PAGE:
A federal court decision handed down Monday could have far-reaching effects on how the BLM manages livestock grazing within sage-grouse habitat.
Because of a court-ordered settlement, the U.S. Fish and Wildlife Service must decide by the end of 2015 whether to list greater sage grouse under the federal Endangered Species Act.
Idaho District Judge B. Lynn Winmill’s recent decision was in response to a lawsuit brought by Hailey-based Western Watersheds Project over the renewal of grazing permits by the BLM’s Burley Field Office. The permits were renewed even though the BLM had concluded that livestock grazing had damaged riparian areas and food sources for sage grouse.
The decision addressed the BLM’s reliance on a 2003 law, passed by Congress as a rider to an appropriations act, which allows renewals of grazing permits before the agency conducts an environmental review under the National Environmental Policy Act. Since 2005, the Burley Field Office has used the rider to renew grazing permits for 168 of 200 allotments without doing an environmental review.
“BLM should use this as an opportunity to revisit the impacts that livestock grazing is having on sage grouse.”
Advocates for the West
“The BLM was using that to, in effect, exempt grazing from all environmental laws,” said Todd Tucci, senior attorney with Advocates for the West, which brought the suit on behalf of Western Watersheds Project. “The BLM can postpone its environmental review under NEPA, but it cannot ignore its management responsibilities to protect sage grouse.”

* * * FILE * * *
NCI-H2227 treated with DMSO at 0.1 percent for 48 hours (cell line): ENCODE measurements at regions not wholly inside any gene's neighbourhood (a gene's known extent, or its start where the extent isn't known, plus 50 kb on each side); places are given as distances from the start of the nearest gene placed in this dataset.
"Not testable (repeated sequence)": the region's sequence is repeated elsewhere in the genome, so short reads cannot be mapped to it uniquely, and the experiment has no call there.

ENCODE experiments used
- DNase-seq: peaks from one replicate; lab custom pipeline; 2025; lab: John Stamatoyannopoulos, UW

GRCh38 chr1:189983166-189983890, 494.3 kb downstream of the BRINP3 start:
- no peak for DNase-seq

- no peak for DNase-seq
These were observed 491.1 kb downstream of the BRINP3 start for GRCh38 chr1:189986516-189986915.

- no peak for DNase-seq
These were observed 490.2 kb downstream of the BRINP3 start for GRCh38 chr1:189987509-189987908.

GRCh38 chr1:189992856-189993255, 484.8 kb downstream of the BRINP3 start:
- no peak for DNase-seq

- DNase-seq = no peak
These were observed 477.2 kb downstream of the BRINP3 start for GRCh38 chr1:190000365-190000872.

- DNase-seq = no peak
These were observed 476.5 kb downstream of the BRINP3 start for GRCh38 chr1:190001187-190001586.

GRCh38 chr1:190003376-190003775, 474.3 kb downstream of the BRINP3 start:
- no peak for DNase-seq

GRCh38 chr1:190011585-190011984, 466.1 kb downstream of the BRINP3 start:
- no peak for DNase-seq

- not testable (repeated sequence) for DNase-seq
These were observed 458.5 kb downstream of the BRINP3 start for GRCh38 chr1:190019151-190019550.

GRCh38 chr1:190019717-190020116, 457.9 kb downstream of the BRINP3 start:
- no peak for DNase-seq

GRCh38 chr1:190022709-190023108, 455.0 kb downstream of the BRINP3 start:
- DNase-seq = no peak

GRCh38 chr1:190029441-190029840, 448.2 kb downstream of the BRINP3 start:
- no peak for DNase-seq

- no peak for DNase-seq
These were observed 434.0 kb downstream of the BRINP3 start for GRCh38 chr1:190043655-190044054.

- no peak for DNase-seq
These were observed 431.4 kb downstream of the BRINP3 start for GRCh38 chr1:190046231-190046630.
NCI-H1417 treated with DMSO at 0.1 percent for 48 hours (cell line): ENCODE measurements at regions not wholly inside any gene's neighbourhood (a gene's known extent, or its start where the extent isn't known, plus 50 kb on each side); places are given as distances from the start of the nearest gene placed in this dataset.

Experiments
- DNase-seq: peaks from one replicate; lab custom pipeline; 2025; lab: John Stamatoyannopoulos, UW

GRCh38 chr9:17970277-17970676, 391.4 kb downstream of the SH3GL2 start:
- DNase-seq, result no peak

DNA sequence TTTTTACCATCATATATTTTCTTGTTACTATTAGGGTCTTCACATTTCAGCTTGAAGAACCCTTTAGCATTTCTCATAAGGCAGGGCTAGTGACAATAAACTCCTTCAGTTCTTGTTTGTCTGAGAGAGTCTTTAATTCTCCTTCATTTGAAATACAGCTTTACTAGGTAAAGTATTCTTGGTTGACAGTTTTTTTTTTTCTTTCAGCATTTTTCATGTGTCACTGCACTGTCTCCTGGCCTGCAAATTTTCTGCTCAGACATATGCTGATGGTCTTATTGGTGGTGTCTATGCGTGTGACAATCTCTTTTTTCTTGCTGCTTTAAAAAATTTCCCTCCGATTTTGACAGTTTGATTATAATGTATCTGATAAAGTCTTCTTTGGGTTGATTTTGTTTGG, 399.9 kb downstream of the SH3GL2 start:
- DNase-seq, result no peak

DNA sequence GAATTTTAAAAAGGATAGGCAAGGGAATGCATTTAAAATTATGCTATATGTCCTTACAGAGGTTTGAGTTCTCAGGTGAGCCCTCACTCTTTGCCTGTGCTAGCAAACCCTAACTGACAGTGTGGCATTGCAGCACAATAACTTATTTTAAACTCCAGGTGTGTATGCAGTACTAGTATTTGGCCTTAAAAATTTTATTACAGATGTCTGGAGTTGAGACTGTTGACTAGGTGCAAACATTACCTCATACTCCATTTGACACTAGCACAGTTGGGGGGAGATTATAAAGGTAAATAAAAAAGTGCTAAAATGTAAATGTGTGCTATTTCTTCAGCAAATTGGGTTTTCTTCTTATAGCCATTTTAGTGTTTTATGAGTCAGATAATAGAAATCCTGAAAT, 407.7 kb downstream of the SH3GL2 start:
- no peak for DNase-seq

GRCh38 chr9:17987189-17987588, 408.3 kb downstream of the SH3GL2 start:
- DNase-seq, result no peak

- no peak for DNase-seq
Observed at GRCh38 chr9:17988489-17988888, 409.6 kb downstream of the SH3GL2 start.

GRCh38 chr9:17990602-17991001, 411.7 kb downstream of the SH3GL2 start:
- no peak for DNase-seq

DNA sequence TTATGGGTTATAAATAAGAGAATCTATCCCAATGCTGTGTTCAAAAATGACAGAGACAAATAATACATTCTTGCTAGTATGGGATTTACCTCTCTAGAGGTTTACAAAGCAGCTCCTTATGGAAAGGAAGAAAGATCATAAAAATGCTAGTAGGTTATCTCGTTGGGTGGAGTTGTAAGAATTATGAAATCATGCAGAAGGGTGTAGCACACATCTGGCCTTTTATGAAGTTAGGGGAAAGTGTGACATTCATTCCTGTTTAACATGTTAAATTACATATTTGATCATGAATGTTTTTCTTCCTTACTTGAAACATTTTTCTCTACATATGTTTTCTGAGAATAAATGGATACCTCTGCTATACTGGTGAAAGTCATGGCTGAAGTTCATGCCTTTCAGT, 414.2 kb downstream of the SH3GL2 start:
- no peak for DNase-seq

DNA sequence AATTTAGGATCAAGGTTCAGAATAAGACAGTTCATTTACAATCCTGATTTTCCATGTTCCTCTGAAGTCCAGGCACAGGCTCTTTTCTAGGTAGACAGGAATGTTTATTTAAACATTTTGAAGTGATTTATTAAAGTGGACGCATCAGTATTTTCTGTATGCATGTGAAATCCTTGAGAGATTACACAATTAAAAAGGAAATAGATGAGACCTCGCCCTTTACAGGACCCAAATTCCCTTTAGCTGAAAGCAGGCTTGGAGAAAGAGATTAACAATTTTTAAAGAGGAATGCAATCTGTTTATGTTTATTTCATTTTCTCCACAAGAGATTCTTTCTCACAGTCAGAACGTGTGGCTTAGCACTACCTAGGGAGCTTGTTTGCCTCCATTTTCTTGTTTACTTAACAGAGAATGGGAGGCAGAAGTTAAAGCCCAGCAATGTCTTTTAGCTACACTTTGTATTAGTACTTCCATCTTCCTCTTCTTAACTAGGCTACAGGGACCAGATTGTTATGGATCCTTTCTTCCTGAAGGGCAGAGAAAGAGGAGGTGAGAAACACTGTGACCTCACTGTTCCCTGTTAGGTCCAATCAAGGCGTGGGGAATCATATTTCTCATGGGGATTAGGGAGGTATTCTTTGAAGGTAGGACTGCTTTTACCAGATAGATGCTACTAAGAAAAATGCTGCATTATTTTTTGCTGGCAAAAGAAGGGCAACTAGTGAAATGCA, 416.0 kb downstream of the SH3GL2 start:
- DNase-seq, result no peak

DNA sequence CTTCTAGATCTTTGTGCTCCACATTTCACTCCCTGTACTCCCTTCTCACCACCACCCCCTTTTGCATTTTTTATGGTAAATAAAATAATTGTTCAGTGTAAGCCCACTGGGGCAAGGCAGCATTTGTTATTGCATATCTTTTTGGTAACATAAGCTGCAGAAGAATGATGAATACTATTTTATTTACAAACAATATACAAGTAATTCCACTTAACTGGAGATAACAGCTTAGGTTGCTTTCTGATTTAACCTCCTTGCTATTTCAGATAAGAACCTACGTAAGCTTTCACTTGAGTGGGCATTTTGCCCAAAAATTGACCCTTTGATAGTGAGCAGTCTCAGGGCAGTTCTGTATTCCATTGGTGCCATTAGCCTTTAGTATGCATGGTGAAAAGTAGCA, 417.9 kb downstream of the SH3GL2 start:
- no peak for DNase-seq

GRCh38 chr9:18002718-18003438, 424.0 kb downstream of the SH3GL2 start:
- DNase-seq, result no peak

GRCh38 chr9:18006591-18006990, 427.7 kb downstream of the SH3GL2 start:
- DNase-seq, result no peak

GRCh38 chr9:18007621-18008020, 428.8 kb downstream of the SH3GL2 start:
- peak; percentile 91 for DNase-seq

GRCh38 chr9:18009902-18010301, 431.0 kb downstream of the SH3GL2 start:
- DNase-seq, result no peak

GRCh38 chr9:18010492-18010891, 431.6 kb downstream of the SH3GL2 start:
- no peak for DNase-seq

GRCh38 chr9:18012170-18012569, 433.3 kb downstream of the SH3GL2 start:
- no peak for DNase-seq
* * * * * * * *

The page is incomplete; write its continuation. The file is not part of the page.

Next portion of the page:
Winmill ruled that the rider does not exempt the BLM from requirements of the Federal Lands Policy and Management Act, which requires multiple-use management and the completion of resource management plans. Winmill stated that the BLM is obliged to consider ongoing environmental degradation and to comply with its own rules on improving rangeland health.
Though the decision applies only to the Burley Field Office, which covers a large area in south-central Idaho, Western Watersheds Executive Director Travis Bruner said he was “hopeful that this will have broader implications across BLM lands.”
Cheryl Zwang, spokeswoman for the BLM in Idaho, said the agency is still reviewing the decision and cannot yet comment on its implications.
Winmill also ruled that when the BLM does conduct an environmental analysis for permits that have been renewed, NEPA requires it to take cumulative impacts into consideration and to consider a no-grazing alternative. His decision states that the BLM did not consider a no-grazing alternative “because, according to BLM, its implementation would not meet the underlying purpose and need for the action to review/modify grazing permits authorizing livestock grazing.”
The decision remanded the matter to the BLM but did not order a halt to grazing.
Winmill’s decision was the second of two that involved several grazing allotments as representative cases after Western Watersheds challenged about 600 BLM decisions regarding sage-grouse protection on 40 million acres in Idaho and Nevada. An earlier decision, addressing grazing management by the BLM’s Owyhee and Jarbidge field offices in southwest Idaho, came to similar conclusions, though Tucci called the recent order “more emphatic and more clear.”
“BLM should use this as an opportunity to revisit the impacts that livestock grazing is having on sage grouse,” he said.